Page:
Archive for September, 2022


Source: Genetic Literacy Project – 09 September 2022

This paper updates previous estimates for the global value of using genetically modified (GM) crop technology in agriculture at the farm level. … Over the period 1996 to 2020, the economic benefits have been significant with farm incomes for those using the technology having increased by $261.3 billion US dollars. This equates to an average farm income gain across all GM crops grown in this period of about $112/hectare.

Over the last 25 years, GM crop seed technology has helped many farmers to grow more food, feed, and fiber using fewer resources by reducing the damage caused by pests and better controlling weeds. The highest yield increases have occurred in developing countries and this has contributed to a more reliable and secure food supply base in these countries.


Source: Food Ingredients 1st – 09 September 2022

A British spin-off science company has been given the green light from the United States Department of Agriculture (USDA) for its GM purple tomato after a long-running varietal project. And, now this could pave the way for GM to continue research into increasing the health benefits of whole foods. Its goal is to find ways of commercializing its research into foods with enhanced healthy compounds for consumers.

The USDA approved the sale of Norfolk Plant Sciences (NPS) nutrition-dense purple tomato seeds for spring 2023.


Source: QUT News – 02 September 2022

Professor Dale and the Banana Biotechnology Program from the QUT Centre for Agriculture and the Bioeconomy received the KCA Award for Best Industry Collaboration for work between Australia and Africa that will impact future health, food security and biosecurity.

The multi-million-dollar Golden Banana project, funded by the Bill & Melinda Gates Foundation, is now close to farmer release of a pro-vitamin A fortified banana that will deliver life-saving health benefits to millions of people in Africa.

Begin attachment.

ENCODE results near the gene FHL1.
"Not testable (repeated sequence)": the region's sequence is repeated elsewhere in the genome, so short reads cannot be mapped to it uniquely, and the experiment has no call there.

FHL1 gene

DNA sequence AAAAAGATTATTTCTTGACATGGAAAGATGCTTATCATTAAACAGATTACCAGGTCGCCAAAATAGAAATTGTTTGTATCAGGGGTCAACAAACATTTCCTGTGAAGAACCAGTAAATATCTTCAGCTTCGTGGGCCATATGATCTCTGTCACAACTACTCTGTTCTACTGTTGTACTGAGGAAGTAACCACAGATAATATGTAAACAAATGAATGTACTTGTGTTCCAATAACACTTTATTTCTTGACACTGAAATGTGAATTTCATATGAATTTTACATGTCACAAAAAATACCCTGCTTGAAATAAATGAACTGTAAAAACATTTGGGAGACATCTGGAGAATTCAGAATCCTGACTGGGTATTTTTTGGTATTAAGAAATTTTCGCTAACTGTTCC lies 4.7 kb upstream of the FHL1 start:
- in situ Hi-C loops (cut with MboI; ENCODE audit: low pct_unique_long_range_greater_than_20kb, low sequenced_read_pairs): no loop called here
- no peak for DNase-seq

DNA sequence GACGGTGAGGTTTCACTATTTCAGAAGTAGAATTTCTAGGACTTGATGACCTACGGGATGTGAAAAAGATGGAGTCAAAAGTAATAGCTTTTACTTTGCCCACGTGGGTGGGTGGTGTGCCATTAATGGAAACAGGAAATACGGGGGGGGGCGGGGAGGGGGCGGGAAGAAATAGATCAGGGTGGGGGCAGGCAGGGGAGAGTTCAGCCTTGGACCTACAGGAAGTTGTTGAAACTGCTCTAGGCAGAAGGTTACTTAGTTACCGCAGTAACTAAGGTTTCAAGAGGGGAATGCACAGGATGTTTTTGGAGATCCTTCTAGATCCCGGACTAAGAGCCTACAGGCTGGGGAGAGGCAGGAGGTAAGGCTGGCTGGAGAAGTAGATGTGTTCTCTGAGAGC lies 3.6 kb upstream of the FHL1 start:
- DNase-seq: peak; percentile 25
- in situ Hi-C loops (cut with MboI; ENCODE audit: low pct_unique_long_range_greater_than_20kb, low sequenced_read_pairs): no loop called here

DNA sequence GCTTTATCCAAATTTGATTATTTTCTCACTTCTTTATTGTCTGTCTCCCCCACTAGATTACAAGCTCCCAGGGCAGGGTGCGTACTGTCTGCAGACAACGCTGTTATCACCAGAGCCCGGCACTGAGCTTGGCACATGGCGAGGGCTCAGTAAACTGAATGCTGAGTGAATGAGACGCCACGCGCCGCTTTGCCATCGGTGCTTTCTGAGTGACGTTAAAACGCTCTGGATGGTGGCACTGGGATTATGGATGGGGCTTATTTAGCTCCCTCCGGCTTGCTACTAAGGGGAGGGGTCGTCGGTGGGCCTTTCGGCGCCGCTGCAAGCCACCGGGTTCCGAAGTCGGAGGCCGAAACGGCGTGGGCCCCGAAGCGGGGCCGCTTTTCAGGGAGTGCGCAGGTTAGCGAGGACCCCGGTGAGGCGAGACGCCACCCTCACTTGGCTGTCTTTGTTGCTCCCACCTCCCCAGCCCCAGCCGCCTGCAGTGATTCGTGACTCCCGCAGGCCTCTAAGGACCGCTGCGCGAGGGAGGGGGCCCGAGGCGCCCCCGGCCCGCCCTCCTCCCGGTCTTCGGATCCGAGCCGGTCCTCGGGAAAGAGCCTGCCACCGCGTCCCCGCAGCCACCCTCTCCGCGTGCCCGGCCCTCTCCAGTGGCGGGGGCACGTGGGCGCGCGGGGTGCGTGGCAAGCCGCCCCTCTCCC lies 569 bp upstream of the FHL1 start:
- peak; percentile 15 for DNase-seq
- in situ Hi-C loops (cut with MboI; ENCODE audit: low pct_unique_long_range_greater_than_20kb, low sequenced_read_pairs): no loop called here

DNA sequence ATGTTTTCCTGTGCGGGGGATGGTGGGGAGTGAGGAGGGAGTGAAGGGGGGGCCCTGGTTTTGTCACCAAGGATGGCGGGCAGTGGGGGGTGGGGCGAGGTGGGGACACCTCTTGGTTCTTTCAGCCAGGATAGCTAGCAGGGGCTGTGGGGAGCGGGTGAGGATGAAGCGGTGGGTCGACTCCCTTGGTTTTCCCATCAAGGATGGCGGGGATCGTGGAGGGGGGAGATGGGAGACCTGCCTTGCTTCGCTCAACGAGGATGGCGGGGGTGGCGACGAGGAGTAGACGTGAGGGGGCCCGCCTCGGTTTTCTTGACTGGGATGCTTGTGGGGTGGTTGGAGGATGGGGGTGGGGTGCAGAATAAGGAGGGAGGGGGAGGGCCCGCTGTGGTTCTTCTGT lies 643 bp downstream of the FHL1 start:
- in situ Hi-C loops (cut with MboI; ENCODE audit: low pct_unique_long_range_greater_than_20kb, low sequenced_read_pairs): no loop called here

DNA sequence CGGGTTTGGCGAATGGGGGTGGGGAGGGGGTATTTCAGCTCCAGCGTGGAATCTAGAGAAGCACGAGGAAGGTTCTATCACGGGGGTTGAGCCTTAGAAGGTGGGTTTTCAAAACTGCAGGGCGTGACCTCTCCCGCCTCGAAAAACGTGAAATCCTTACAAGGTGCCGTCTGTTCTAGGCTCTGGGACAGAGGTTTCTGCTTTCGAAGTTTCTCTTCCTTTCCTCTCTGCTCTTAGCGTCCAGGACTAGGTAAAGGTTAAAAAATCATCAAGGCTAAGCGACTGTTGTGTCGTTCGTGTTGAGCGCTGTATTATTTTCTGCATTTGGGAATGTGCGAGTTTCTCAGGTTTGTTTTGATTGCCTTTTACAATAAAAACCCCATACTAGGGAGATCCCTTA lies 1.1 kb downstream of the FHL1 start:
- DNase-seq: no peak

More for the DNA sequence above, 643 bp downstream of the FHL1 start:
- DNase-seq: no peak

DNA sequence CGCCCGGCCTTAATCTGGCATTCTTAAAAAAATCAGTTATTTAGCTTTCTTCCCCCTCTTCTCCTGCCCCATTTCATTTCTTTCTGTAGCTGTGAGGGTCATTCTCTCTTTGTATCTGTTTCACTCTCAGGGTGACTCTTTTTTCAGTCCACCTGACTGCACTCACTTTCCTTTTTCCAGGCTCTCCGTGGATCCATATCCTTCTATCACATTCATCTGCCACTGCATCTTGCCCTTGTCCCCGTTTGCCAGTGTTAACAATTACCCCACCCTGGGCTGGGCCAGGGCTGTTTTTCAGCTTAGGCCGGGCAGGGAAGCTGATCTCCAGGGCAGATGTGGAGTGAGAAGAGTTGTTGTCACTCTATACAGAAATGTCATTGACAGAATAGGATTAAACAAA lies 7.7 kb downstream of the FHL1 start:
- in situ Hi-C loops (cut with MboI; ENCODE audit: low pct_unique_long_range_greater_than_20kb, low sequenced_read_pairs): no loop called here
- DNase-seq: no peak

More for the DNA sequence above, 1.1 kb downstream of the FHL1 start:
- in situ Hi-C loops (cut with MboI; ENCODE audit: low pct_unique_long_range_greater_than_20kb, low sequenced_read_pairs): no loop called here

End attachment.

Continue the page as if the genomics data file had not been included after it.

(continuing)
The Tropical Race 4 (TR4) Program has developed a genetically modified Cavendish banana resistant to the devastating TR4 disease. Likely to be available for commercial production in 2024, the QCav-4 promises to protect the global Cavendish industry, worth up to US$25 billion annually.

GHANA - GM Cowpea Rollout

Source: Alliance for Science – 02 September 2022

The approval of genetically modified cowpea in Ghana is paving the way for agricultural advances and economic opportunities, researchers say. Ghana adopted its first biotech crop, the pod borer-resistant (PBR) cowpea, in June this year, making it the second country in the world to approve genetically modified cowpea for commercialization. It took researchers about nine years to achieve this feat.

Farmers, who are at the receiving end of the technology, have expressed excitement at the development and hope to have the PBR cowpea seeds in their hands soon. Fifty-six year old Emmanuel Attakorah, who farms a 10-acre cowpea field, expressed his joy at this development and asked that more education be given to sensitize them on best cultural practices to adopt in cultivating the product.

INT - CRISPR for Cassava Mosaic Virus

Source: Alliance for Science – 01 September 2022

Work has begun to possibly develop CRISPR cassava varieties that are resistant to the deadly cassava mosaic virus (CMD), after an international team of research scientists managed to identify a gene responsible for the resistance. The team, led by Wilhelm Gruissem, a professor of Plant Biotechnology at the Swiss Federal Institute of Technology in Zürich (ETH Zurich), finally pinned down the gene responsible for what is known as the cassava mosaic disease 2 (CMD2) resistance in some cassava cultivars. 

USA - Gene-editing cotton

Source: AgDaily, 29 August 2022

According to a news release, Texas A&M University’s novel cotton-gene editing project will focus on enhancing cotton plant resistance to insect pests — paving a way for plant protection. Using gene-editing technology, the researchers are working to remove a characteristic to make plants more resistant to pests, marking a giant leap in new methodologies designed to protect plants from insects and other threats. 

The goal is to essentially silence genes in cotton that produce monoterpenes, chemicals that produce an odor pest insects home in on. By removing odors that pests associate with a good place to feed and reproduce, scientists believe they can reduce infestations, which will in turn reduce pesticide use and improve profitability.